High School Student Journalists Tackle Trial Court Reporting During State Competition

High School Student Journalists Tackle Trial Court Reporting During State Competition

Thursday, December 27, 2018

Bellevue West student Ms. Taegan Jacobs approached her school’s Mock Trial Coach to ask about writing a student news story on the team’s upcoming participation in the state finals. Coach Robin Katrina replied with a suggestion that Jacobs enter the newly-created student news reporter’s competition. The following week Jacobs was named the winner of Nebraska’s first annual Student Mock Trial News Reporter Contest.

Nebraska’s first-in-the-nation mock trial news reporter contest emerged as a competition within the Judge Lyle Strom High School Mock Trial Program State Championship, which was held in Omaha on December 3 and 4, 2018.

The program is the brainchild of the Nebraska State Bar Foundation (NSBF) and the Nebraska Broadcasters Association (NBA). Executive Directors Doris Huffman, NSBF, and Jim Timm, NBA, developed the idea through their work together on Nebraska’s Bench-Media Committee.

According to Huffman, “The High School Mock Trial Program began with a handful of Midwestern states that went nationwide in the mid-’80s.”  She continued, “Nebraska hosted one of the earliest regional high school mock trial competitions in 1985 – over 30 years later we are going strong and expanding the program’s focus into the critical area of court media coverage.”

The Student News Reporter Contest, now a permanent feature of Nebraska’s Judge Lyle Strom High School Mock Trial Program, is an educational component of mock trial state finals.  The goal is to teach high school students with interest in a media career about the legal system.  Student reporters watch their school team compete in the morning round of the state finals and, once the trial concludes, they attend a lunch-mentoring session. Following their lunch, student news reporters remain in their designated area where they write an article about the first-round trial using their own laptop.  Students are given a two-hour window to complete the assignment.

This year’s students were mentored by a pair of seasoned journalists: Rose Ann Shannon, now retired News Director from KETV, and Bill Kelly, Senior Producer at NET News. Journalist-turned-judge, Francie Riedmann of the Nebraska Court of Appeals rounded out the panel of advisors.  

Students asked their journalism mentors general questions about writing stories relating to the court system. One of the grading points of the competition is writing a good lead, so many conversations centered on ways to start a news story.

Shannon cautioned the students, “If you don’t get that lead, it can bog you down for the entire story process.”

Kelly offered three possible approaches when writing about court cases. He recommended taking the most attention-getting quote of the day, noting that the issue of being fair to both sides kicks in right away and writers must be careful to represent both sides equally. His second option is to have students distill the key question that a juror or judge might have to answer. In this year’s mock trial case, the question would be, “Is this person a drug dealer or not?”  His third option is to distill the courtroom experience into a mini-novel or short story.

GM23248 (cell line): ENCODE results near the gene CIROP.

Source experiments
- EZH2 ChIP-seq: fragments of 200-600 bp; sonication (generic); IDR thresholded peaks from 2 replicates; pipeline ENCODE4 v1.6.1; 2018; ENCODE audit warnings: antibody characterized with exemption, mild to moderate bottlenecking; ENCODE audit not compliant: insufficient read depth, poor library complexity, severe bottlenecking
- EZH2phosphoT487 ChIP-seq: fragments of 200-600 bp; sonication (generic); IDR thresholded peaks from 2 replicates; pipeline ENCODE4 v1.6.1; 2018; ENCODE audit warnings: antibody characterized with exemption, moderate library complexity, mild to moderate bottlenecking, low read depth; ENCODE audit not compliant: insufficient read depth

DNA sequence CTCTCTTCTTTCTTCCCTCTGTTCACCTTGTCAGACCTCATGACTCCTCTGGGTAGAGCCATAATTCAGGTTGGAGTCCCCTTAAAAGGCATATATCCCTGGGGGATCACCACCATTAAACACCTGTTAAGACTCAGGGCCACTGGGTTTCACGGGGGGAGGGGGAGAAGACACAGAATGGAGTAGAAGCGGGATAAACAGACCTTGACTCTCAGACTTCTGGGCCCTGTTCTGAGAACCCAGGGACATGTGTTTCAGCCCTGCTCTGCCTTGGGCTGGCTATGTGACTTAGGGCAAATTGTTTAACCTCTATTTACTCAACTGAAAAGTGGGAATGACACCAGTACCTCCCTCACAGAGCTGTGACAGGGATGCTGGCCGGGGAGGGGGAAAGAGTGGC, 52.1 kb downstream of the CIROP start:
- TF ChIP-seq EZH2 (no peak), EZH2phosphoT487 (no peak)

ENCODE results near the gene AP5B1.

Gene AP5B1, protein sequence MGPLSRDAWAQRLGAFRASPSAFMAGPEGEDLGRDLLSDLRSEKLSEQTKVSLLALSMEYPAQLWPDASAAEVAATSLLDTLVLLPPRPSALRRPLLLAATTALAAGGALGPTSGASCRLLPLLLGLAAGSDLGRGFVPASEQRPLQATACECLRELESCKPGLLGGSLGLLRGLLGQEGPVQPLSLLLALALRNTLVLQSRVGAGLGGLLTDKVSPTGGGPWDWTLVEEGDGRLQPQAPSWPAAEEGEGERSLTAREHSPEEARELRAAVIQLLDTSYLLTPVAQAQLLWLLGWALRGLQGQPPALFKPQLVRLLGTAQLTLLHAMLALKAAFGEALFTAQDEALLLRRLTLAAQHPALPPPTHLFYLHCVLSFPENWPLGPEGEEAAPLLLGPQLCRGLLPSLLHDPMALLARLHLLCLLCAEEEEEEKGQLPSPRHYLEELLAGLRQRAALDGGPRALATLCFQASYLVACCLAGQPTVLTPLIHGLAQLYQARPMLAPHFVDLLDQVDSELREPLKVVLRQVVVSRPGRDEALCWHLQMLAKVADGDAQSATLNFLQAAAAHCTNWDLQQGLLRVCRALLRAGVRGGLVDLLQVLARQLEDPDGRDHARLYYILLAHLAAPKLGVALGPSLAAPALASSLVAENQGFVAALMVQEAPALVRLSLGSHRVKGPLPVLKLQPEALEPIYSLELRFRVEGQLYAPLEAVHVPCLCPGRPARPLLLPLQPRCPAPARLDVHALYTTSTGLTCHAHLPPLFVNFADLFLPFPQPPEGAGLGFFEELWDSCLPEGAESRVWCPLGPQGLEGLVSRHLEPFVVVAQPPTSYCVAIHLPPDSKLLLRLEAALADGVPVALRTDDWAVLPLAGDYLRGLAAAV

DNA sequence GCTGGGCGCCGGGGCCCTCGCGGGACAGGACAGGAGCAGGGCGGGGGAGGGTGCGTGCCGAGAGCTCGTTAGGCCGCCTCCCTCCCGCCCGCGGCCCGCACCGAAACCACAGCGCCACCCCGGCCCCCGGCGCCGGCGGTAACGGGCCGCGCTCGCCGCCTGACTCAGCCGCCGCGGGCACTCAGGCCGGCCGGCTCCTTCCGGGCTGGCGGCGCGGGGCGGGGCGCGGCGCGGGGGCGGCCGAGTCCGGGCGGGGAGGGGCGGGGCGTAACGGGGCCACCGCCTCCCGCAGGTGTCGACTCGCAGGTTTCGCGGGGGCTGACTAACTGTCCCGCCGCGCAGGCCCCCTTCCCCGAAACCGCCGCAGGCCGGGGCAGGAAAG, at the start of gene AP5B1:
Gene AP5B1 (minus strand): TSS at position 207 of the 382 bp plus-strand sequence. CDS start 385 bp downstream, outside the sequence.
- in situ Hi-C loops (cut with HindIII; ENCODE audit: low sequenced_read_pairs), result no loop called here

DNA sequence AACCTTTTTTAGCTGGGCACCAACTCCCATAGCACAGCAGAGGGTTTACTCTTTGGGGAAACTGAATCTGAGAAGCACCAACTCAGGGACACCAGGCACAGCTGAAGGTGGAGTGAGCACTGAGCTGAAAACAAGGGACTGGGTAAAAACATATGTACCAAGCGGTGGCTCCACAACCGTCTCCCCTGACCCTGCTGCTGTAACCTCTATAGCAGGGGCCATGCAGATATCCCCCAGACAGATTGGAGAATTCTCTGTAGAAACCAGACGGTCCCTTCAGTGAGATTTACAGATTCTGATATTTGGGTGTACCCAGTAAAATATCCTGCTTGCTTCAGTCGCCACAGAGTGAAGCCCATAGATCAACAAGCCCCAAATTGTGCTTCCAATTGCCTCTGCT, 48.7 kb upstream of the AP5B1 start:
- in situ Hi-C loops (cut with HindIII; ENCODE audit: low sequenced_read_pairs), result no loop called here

Shannon advised the students to be on the lookout for the unusual, noting, “If you start out really dry and people can’t relate to your introduction, you can lose your reader or viewer very, very quickly.”

Riedmann asked students how much they knew about the case before watching the competition.  Answers ranged from “everything” to “I talked to the team a little bit before I came to the competition.” One of the students had heard opening and closing statements in her government class, prompting further discussion on fairness.

Riedmann cautioned, “You get a biased view from the opening statements, but that is probably where you get your best ‘big picture’ story.”  She added that it is hard to follow a case by just listening to witnesses and trying to piece everything together.

Both the High School Mock Trial and Student News Reporter competitions fall under the umbrella of the Nebraska State Bar Foundation’s Public Education Outreach Promoting the Law & Equity (PEOPLE) Committee.

“The Student News Reporter’s Contest is the perfect blend of the subcommittees of the PEOPLE Committee,” noted Supreme Court Public Information Officer Janet Bancroft. “The Bench Media Committee and the Law-Related Education Committee generally work separately – this project truly draws from both subcommittees to educate these future producers or consumers of news reporting.”

The Bar Foundation Law-Related Education Committee is chaired by Chief Judge John Gerrard, U.S. District Court Judge for the District of Nebraska.  Judge Gerrard noted, “The PEOPLE Committee is already thinking about the 2019 Student News Reporter Contest and ways to enhance this educational opportunity to include more Nebraska students.  We are pleased with the inaugural contest and will be expanding next year.” Gerrard also serves on the Bench Media Committee.

According to Huffman, the expansion of the Mock Trial Program to include a news reporting component is a natural progression and will eventually expand into a fully recognized school activity, “We intentionally started small this year but, as with all mock trial activities, the plan is to go big.” 

The Nebraska State Bar Foundation enjoys the title of Nebraska State Center for Law-Related Education for the Public as designated by the Office of Juvenile Justice and Delinquency Prevention, U.S. Department of Justice.

Photo: Writing advisors (back): Nebraska Court of Appeals Judge Francie Riedmann; Bill Kelly, Senior Producer NET News; Rose Ann Shannon, retired News Director KETV Student reporters (front): Madeline Mollner, Scutt Catholic; Ethan Graff, McCook; Taegan Jacobs, Bellevue West.